Cthulhu Lies Dreaming: Twenty-three Tales of the Weird and Cosmic is now available, with stories by yours truly (Mike Davis), Pete Rawlik (author of Reanimators), Lucy Brady, Leeman Kessler (of Ask Lovecraft), and others. My story is titled The Red Brick Building; editor Salome Jones told me “it was a punch to the gut.”
I hope you enjoy the punch. Regardless, the other 22 stories in this book are top notch, and I’m honored to share a table of contents with these writers. This is a truly spectacular Lovecraftian anthology.
I asked Salome about her inspiration for Cthulhu Lies Dreaming. Her response:
I was originally inspired by the phrase, Iä! Iä! Cthulhu fhtagn! (I’m apparently surrounded by cultists.) It means something like “Rejoice that Cthulhu sleeps.” You know the theory that this life is all a computer simulation? That somewhere some supergeeks are running some fancy video game trial, that none of this is real? Well, I started thinking, what if what we think of as reality is, in fact, not real. And what if the source of it was much less benign than some scaled up computer?
Salome interviewed some of the Cthulhu Lies Dreaming authors — you can listen to those interviews on a special edition of the Lovecraft eZine podcast. Listen on iTunes or download on the podcast webpage.
The classic American horror author H. P. Lovecraft coined the term weird fiction in the 1920s. Even today, in our rational world of wonder, his legacy of cosmic horror slumbers on. Deep in the recesses of our unconscious minds, we suspect its truth – that as we puzzle out the shape of true reality, we’ll find it is not to our liking. Not one bit.
Modern science, with its experts and specialties, is a fragmentary thing. In this, it reflects the human mind. We keep our thoughts in boxes, broken into digestible shards. It is safer. Cosmic horror warns us that what we fondly imagine to be reality is just a thin skin of light and substance over endless gulfs of insanity. Gather too much knowledge, make the wrong connections, and the truth can no longer be denied.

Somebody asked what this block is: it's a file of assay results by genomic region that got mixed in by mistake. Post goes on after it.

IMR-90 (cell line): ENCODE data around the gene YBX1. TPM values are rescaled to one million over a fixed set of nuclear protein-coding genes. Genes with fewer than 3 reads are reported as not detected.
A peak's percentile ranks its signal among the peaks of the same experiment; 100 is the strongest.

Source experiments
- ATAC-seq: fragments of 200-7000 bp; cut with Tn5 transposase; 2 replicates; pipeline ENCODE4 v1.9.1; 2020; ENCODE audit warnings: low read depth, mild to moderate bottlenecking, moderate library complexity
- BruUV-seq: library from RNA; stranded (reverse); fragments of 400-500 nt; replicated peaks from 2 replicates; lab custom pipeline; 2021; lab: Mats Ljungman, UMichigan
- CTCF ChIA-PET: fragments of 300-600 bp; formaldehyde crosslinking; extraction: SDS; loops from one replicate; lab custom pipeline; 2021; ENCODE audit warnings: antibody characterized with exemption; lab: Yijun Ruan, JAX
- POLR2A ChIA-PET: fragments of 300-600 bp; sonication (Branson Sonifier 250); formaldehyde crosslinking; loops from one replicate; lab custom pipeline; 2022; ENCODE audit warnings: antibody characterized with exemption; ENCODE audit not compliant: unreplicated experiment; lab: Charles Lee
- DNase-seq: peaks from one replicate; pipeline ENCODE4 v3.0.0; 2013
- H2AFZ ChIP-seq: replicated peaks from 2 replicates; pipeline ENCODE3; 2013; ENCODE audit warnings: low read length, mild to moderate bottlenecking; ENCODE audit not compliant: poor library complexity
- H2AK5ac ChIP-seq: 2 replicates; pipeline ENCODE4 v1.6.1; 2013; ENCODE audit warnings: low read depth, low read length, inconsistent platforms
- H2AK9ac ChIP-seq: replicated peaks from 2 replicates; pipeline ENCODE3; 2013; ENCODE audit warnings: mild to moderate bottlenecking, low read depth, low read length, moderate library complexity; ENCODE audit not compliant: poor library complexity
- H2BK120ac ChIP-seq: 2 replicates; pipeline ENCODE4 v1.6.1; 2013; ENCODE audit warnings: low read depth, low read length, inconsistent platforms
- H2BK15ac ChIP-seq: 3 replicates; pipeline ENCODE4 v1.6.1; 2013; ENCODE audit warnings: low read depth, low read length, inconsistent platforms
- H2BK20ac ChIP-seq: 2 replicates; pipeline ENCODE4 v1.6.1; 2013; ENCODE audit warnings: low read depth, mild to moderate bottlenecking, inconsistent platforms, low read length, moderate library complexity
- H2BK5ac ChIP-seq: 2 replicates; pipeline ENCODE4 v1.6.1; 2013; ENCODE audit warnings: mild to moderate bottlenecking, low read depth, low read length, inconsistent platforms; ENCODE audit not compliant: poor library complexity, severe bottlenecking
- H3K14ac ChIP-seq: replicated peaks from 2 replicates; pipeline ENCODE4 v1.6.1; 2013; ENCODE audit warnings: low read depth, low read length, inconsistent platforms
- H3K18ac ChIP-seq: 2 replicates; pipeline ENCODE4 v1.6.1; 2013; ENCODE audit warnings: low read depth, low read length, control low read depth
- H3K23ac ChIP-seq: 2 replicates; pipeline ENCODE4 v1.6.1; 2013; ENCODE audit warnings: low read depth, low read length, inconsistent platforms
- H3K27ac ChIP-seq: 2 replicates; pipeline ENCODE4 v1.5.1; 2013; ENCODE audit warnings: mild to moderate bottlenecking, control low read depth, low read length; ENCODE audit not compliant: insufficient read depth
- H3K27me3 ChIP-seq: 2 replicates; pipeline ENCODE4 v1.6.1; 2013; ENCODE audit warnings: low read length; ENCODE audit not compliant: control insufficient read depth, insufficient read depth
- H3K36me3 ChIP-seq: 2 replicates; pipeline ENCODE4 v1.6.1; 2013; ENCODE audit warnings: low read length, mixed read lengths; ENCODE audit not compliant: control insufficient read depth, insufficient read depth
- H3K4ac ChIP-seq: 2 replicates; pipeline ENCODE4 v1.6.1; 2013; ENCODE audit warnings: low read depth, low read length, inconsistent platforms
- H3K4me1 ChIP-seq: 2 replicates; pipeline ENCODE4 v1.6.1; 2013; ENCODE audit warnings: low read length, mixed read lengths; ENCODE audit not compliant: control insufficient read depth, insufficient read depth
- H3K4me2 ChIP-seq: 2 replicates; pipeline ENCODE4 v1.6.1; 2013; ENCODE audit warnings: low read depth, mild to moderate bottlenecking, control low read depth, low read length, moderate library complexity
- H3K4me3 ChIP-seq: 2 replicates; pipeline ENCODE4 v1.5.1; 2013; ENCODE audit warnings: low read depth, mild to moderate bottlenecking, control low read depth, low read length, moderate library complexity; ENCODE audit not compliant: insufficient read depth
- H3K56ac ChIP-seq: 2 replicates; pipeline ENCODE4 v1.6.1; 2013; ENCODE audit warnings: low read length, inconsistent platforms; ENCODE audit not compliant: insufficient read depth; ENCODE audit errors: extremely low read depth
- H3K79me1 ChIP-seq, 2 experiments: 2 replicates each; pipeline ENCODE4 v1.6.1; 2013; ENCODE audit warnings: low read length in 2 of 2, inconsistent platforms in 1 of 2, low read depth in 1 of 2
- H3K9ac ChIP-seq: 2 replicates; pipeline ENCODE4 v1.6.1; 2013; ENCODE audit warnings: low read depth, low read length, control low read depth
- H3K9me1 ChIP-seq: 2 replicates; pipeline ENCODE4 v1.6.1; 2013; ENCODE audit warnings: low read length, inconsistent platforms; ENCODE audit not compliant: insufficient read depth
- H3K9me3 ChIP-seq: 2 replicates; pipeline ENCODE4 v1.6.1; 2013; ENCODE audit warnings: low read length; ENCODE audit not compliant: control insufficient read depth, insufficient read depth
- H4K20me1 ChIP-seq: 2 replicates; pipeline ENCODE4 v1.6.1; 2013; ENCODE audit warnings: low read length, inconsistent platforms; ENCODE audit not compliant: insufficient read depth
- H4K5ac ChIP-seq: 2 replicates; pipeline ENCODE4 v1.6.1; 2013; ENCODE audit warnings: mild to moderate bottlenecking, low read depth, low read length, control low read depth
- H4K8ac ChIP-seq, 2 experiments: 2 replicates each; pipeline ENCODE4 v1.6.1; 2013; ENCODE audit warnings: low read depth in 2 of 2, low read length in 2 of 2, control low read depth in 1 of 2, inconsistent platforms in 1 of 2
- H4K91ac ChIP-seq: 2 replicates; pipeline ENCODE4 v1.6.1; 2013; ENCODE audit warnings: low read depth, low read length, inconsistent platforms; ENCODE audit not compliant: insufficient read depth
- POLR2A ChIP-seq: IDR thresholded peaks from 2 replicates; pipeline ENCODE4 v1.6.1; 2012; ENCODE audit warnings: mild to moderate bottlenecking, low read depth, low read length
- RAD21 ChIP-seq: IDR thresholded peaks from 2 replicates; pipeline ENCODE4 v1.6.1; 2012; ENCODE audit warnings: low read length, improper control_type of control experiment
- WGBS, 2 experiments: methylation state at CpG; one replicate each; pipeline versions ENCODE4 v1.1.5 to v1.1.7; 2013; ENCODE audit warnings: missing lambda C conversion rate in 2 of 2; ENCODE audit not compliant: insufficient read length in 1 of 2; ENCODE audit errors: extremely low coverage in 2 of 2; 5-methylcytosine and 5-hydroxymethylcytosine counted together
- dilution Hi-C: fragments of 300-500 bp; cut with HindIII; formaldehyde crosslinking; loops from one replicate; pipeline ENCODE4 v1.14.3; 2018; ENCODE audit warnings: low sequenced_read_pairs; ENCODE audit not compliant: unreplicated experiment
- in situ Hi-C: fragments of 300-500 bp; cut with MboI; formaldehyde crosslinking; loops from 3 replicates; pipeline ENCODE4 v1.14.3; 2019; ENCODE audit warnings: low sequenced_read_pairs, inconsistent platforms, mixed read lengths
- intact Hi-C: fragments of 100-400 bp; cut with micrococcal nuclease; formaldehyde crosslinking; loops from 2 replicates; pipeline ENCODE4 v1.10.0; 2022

The amazing tales lovingly collected in Cthulhu Lies Dreaming are fragments of that truth. Treat them with the caution that they deserve. Each will offer you glimpses behind the skin of the world, leading you closer and closer to the edge of the abyss. Knowledge may bring wisdom, but it also offers far darker gifts to the curious.
The truth is indeed out there, and it hungers.
Table of Contents:
Foreword – Kenneth Hite
Nikukinchaku – Matthew Hockey
Babatunde – Ayobami Leeman Kessler
The Myth of Proof – Greg Stolze
Service – Lynnea Glasser
The Star that is Not a Star – Lucy Brady
August Lokken – Yma Johnson
Wake My Lord – M. S. Swift
Puddles – Thord D. Hedengren
Sometimes, the Void Stares Back – Marc Reichardt
Beyond the Shore – Lynne Hardy
Bleak Mathematics – Brian Fatah Steele
Father of Dread – Matthew Chabin
He Sees You in His Dreams – Samuel Morningstar
Isophase Light – Daniel Marc Chant
Icebound – Morris Kenyon
Seven Nights in a Sleep Clinic – Saul Quint
Mykes Reach – William Couper
Notes on Wilcox – Peter Rawlik
Offspring – Evey Brett
Out on Route 22 – E. Dane Anderson
The Red Brick Building – Mike Davis
The Lullaby of Erich Zann – G. K. Lomax
Cymothoa Cthulhii – Gethin A. Lynes